business man, he will have no trouble in procuring the
necessary bonds for the position of county treasurer,
which some people would find a difficult undertaking.
That he has the confidence of the business interests of
Columbus and Platte county in general, is attested by the
fact that he started his business carrer with a small bank,
and with his efforts the institution has grown until at
this time it is credited with assets of more than a half
million dollars. If he is a good man with whom to place
your individual funds, is he not equally safe to place in
charge of public?
Some interested political adversaries of Mr. Schram
are industriously circulating the story that, if elected he
will make of the office a personal matter, and place mem
bers of his family in office as deputies. This is false,
and notwithstanding the fact that last week we branded
it so, on the authority of Mr. Schram himself, they have
been very busy during the past week, in their insistence
that Mr. Schram was to man his office with members of
Some of his opponents have raised the cry that the
democratic nominee is one of the people, rich in good
name and citizenship, and possesses a score of other equally
desirable qualities; but not in a single one of these things
does he surpass Mr. Schram. Moreover he bases his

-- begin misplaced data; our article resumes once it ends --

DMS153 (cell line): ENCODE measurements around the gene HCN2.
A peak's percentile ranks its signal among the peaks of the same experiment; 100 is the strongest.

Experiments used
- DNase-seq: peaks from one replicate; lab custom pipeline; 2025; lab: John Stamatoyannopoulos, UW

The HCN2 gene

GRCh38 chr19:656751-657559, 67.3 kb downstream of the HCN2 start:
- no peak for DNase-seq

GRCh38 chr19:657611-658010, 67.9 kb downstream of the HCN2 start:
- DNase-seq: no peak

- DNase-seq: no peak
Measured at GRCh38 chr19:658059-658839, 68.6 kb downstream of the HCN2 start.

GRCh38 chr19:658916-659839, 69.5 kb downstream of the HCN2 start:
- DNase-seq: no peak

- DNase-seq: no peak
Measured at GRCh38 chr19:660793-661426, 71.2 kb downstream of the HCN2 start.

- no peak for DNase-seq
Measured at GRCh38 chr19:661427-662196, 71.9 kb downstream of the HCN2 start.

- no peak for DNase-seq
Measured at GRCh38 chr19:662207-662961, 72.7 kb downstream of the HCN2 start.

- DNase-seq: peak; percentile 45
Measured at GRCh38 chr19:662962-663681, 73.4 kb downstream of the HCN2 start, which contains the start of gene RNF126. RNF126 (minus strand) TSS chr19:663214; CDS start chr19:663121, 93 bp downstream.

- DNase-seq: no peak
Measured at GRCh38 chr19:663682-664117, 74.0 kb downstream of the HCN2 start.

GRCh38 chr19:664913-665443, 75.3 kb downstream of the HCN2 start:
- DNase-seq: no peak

claim to the office on the fact that he has been a bene
ficiary of the indulgence of Platte county taxpayers for
Old Sam Housten, when elected governor of Texas,
was approached by a man who had been warden of the
state penitenitary for many years, and who had opposed
the election of Houston. "Well," said the governor,
"you say you have been in the penitentiary during all
these years and that jou have faithfully performed all
the duties assigned to you?" "Yes, sir." "Then, if that
s the case, I guess it is about time to pardon you out."
The office of county treasurer or any other official
position is not intended as a charitable institution. It
business proposition. We heartily endorse
TWO INTERESTING COUNTY OFFICIALS' LETTERS
plea made by the democratic campaign manager: "Let
us show by our votes that in Platte county the people es
teem a man for his personal worth alone, regardless of the
size of his bank account.'"
There is another candidate on the republican county
ticket, for whom very little has been said in connection